Protect the right to film police

In a dangerously misguided ruling that contradicts previous consensus, US District Court Judge Mark Kearney ruled two people in Pennsylvania had no right to film and photograph police officers in public. His essential claim: Recorders have no right to protection unless they also make clear efforts to “challenge or criticize” the officers they film.

The implications of Kearney’s opinion are illogical, absurd and ignorant on numerous fronts – he effectively disregards prior case law, ignores the free speech value of photographs, discounts the right to passive expression, suggests freedoms and rights are administered by public officials instead of held by citizens, encourages antagonism and, most worryingly, misinterprets the role the First Amendment plays in balancing overreach or abuse by the government.

One of the judge’s first acts of logical gymnastics is an attempt to throw out the established view of several courts that recording and filming police officers is constitutional, with or without other challenge or criticism. In a case brought against three Boston police officers in 2011, the First Circuit Court held that the action of recording public officials – which had been decided a decade earlier –  extended to the police. Officers can’t arbitrarily arrest people simply because they would rather not be observed. Subsequent opinions have further outlined and cemented this right. Kearney acknowledged as much, yet claimed the cases in front of him didn’t fall under these rulings. It’s hard to see why they would stand apart: One plaintiff was arrested for taking a photo of 20-odd officers responding to and breaking up a house party; the other was a lawyer trained to be a legal observer of police at protests, an end which she was pursuing at an anti-fracking protest before one of the officers there took offense. Both represent clear cases of citizens publicly documenting public officials who are carrying out their duties in public.

Part of Kearney’s justification is the implication that photography and video are passive actions that don’t in themselves constitute protected speech. Both parts of this assertion are wrong. The act of documenting a scene isn’t somehow lesser because it’s done via a visual medium instead of a written or spoken one. Writing about either of the events in the Third Circuit would be considered free expression, as they rightly should be, regardless of whether the writers took a critical stance.

Further, the idea that documenting police officers is grounds for arrest, unless one loudly and publicly announces they are suspicious or critical of the officers, is chillingly antithetical to the doctrine of rights and freedoms. A person should never be required to announce their intention to engage in protected conduct in order for it to be protected. As Americans, we don’t take our rights from the government; we just have them. Our freedoms do not and should not be predicated on making potential abusers aware of them.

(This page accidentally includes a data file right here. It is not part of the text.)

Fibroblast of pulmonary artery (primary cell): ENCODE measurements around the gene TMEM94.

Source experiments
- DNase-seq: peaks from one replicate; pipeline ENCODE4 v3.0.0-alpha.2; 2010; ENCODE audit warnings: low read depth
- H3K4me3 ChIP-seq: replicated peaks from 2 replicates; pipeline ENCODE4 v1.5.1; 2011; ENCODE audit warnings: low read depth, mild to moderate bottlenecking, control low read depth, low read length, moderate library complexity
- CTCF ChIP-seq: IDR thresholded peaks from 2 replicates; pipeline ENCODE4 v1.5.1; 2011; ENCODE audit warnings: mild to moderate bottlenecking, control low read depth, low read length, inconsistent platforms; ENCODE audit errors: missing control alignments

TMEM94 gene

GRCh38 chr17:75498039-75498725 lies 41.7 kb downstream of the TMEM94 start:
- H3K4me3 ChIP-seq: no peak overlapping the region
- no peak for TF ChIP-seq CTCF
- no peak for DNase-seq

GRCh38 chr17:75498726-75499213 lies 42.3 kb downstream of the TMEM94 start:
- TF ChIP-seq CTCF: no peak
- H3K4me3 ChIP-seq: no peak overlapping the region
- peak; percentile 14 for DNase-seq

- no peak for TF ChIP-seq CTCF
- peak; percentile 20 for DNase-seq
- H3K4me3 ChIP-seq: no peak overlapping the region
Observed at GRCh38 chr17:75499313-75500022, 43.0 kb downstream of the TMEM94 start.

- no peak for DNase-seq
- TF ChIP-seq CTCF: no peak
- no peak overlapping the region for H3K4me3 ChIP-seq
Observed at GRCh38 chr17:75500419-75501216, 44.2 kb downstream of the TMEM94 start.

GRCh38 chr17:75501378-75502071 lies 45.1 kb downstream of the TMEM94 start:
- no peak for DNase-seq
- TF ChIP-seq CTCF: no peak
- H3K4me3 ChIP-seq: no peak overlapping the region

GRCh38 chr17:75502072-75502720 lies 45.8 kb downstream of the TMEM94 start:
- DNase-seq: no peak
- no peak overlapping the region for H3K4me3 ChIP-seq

Finally, and most importantly, the history of visually documenting police officers has served a vital role in ensuring checks and balances against power and justice – or at least an opportunity for justice – for people who wouldn’t otherwise have a chance at receiving it. Scores of citizen-recorded videos in the past have revealed police misconduct or abuse, or at least controversial behavior. The vast majority of those recorders couldn’t have known ahead of time they would see abuse. Should police have had the authority to arrest these citizen observers? It’s difficult to see what public interest would have been served by Americans not having the option to see Rodney King’s beating at the hands of Los Angeles Police Department officers in 1992, Oscar Grant’s death after being shot by Bay Area Rapid Transit officers in a chaotic but non-violent incident in 2009 or Eric Garner’s choking death in 2014 – an incident which sparked a nationwide controversy and months of conversation about New York Police Department, racism and police-community relations.

It is absolutely vital we protect our right to be watchdogs, to engage as thoroughly and as comprehensively as possible with potential abuses. Video and photography is a necessary piece of such engagement. The First Amendment has a long legacy of balancing power in our country and allowing us – journalists, students, Americans, citizens and humans – to safeguard our own freedoms. When the American Civil Liberties Union argues its appeal against Kearney’s ruling, we will stand alongside it. We strongly encourage all our readers to do the same.

Photo courtesy Wikimedia Commons

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